Noted calligraphist shares culture

By Christina Oddo


One of China’s greatest painters and renowned calligraphists, Fang Zhiyuan, joined University students and faculty Tuesday night in Trout Auditorium to share his lifetime experiences as a calligraphist. Zhiyuan, a descendant of the royal family of the Qing Dynasty, began his interest in calligraphy at the early age of four and was chosen by the Chinese Central Government to attend a school associated with the China Central Academy of Fine Arts in Beijing.
He began his presentation by explaining that the instruments he brought with him are no longer used today, but that calligraphy is still practiced among a group in China. In fact, the evolution of calligraphy cannot be understood without the instruments. Zhiyuan insists on using the old brushes and he understands his collection of brushes to be his own sort of “computer.”
Zhiyuan explained that there are 4,000 different kinds of writing brushes and that he has collected three times the amount of brushes offered in stores. He gave examples of types of brushes in terms of what they are made of. Some bruses use bear hair, the hair of goat beards and even skunk hair. Tiger tail hair, for example, was often used during the Qing Dynasty for making comments on imperial documents, while weasel hair was used for small scripts. For regular script, short-tipped brushes are easier to use.
Liquid ink was not traditionally used; rather, ink sticks were. Zhiyuan brought small, light sticks to share with his audience, although very heavy ink sticks exist. Some of the ink sticks are different colors, including red and white; the red sticks are used today for paintings.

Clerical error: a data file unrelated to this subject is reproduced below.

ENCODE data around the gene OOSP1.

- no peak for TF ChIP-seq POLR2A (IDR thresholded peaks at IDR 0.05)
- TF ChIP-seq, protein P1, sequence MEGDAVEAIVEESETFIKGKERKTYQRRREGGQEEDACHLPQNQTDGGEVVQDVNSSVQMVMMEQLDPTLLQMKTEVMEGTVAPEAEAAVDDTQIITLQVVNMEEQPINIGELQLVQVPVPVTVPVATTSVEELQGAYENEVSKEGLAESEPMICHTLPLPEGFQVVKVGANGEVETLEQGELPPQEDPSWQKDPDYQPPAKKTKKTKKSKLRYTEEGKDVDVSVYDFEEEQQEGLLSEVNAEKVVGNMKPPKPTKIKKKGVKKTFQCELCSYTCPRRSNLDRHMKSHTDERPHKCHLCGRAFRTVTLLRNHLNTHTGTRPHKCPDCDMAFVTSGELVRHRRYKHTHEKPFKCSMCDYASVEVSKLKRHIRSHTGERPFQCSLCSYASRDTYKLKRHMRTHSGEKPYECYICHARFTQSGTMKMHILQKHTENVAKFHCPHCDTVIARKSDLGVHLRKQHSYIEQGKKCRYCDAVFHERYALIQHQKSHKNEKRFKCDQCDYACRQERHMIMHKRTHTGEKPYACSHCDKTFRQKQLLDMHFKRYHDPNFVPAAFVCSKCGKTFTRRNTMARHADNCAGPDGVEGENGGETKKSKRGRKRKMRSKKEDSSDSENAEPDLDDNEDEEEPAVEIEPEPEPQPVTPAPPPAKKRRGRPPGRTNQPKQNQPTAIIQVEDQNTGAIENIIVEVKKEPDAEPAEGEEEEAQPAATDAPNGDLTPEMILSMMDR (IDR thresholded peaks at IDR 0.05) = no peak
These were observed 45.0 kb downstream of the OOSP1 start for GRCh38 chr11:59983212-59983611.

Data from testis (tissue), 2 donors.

Another form of ink is a type created from burnt pine trees and spices, while another is created from burning vegetable and animal oil. In Zhiyuan’s opinion, both are good to use for calligraphy and for paintings. The ink stone itself, which is similar to an ink stick, is very expensive in China.
Zhiyuan spoke about two types of paper: plain rice paper and processed paper. He showed images of semi-cursive script from the Qing Dynasty, and described regular and standardized script. Zhiyuan shared his knowledge regarding silk and calligraphy and how, because silk is so expensive, the characters completed on silk are shortened in height so more characters can fit onto the piece of silk.
Zhiyuan displayed his own impressive work as well. This included images with very large characters, and a fascinating image that showed the same character portrayed in several different styles side by side.
The presentation closed with a special gift presented from Zhiyuan to the University. Part of the gift was an official seal of the Qing Dynasty reconstructed by Zhiyuan himself. He also created a script of characters that reads the expression “to benefit the world with broad learning,” as a description of the University as a whole.

This event was sponsored by the President’s Office, the Provost’s Office, the Dean of Arts and Sciences, the University Lectureship Committee, the Departments of East Asian Studies, Art and Art History, Comparative Humanities, the Language and Culture Residential College, MacArthur Chair Program in East Asian Politics, the Bucknell University Press, Chinese Cultural Association and the National Consortium for Teaching about Asia.

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